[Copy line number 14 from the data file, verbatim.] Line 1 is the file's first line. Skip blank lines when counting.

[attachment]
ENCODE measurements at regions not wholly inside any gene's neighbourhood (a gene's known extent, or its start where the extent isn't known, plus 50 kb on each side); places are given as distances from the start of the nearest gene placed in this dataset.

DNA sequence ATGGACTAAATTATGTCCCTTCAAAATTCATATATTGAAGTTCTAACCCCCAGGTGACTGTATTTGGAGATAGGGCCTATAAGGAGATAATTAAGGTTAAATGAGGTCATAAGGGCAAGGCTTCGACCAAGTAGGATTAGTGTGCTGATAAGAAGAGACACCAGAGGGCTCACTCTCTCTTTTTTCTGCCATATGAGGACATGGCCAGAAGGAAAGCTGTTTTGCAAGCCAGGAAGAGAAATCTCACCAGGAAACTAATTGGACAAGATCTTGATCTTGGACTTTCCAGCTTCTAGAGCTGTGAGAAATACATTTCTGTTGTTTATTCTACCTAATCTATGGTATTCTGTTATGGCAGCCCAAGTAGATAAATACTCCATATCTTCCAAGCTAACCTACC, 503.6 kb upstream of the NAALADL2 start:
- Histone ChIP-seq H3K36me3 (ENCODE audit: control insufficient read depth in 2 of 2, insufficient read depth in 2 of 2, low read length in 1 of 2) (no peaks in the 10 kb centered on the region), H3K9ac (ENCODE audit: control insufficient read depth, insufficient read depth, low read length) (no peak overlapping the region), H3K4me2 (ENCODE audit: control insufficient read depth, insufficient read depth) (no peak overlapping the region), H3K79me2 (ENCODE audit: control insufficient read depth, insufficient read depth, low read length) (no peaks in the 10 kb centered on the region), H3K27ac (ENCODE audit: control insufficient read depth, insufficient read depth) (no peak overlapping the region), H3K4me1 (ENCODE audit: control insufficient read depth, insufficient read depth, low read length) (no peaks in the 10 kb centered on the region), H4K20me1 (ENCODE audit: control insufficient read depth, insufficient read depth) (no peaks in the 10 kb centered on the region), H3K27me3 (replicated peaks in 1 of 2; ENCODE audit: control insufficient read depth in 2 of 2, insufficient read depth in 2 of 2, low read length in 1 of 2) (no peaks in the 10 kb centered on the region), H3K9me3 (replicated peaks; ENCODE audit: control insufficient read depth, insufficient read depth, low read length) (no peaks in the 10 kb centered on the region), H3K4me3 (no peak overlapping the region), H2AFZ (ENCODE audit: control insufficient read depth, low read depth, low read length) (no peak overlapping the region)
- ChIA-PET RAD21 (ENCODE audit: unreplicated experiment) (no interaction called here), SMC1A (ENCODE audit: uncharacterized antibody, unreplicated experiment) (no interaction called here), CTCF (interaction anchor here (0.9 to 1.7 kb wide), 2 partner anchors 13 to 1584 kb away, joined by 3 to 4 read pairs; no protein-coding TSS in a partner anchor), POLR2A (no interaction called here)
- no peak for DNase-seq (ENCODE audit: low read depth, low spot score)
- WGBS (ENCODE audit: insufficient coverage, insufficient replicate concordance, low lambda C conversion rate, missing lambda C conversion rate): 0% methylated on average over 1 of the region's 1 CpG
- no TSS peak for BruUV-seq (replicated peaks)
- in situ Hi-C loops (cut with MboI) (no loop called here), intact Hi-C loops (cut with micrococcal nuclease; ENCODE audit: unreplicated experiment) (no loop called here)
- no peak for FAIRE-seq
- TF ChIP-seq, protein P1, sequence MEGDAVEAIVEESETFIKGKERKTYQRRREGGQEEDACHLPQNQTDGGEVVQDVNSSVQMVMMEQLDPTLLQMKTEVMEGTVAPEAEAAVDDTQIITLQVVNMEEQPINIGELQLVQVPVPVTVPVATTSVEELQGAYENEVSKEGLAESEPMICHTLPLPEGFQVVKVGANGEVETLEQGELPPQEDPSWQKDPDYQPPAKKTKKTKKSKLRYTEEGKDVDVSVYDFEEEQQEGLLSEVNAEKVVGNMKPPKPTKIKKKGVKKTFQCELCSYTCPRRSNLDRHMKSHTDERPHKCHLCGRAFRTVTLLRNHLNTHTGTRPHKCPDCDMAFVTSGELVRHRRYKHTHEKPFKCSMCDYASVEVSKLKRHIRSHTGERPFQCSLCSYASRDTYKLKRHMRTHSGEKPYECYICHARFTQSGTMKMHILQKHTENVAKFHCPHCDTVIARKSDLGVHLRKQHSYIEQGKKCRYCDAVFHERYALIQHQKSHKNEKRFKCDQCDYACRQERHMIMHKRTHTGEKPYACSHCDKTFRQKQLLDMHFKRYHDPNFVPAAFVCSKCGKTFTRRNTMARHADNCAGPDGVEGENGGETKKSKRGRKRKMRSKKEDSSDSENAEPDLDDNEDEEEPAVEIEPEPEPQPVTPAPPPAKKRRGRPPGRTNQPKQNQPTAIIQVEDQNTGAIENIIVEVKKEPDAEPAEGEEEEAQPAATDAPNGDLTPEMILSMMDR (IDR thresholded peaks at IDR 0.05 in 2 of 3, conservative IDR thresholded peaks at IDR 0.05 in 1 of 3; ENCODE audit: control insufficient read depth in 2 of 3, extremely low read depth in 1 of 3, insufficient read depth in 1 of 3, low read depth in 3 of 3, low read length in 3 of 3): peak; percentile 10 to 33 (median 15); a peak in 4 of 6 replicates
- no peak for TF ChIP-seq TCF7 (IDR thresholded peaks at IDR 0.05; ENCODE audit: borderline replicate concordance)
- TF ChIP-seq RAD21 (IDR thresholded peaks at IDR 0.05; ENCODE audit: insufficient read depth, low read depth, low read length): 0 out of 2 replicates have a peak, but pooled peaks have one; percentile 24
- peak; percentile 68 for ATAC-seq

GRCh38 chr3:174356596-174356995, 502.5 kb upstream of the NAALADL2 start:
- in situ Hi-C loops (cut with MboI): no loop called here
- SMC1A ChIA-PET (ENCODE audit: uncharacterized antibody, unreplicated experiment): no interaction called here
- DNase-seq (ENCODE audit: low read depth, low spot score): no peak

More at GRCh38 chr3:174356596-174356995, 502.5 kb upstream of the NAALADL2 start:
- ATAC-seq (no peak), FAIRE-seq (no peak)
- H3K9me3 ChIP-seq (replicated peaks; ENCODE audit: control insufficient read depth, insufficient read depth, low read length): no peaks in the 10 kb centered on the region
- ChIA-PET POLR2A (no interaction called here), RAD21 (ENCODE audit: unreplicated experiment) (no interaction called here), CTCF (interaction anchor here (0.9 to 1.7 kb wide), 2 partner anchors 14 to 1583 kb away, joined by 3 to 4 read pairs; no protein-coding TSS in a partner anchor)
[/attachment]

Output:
GRCh38 chr3:174356596-174356995, 502.5 kb upstream of the NAALADL2 start: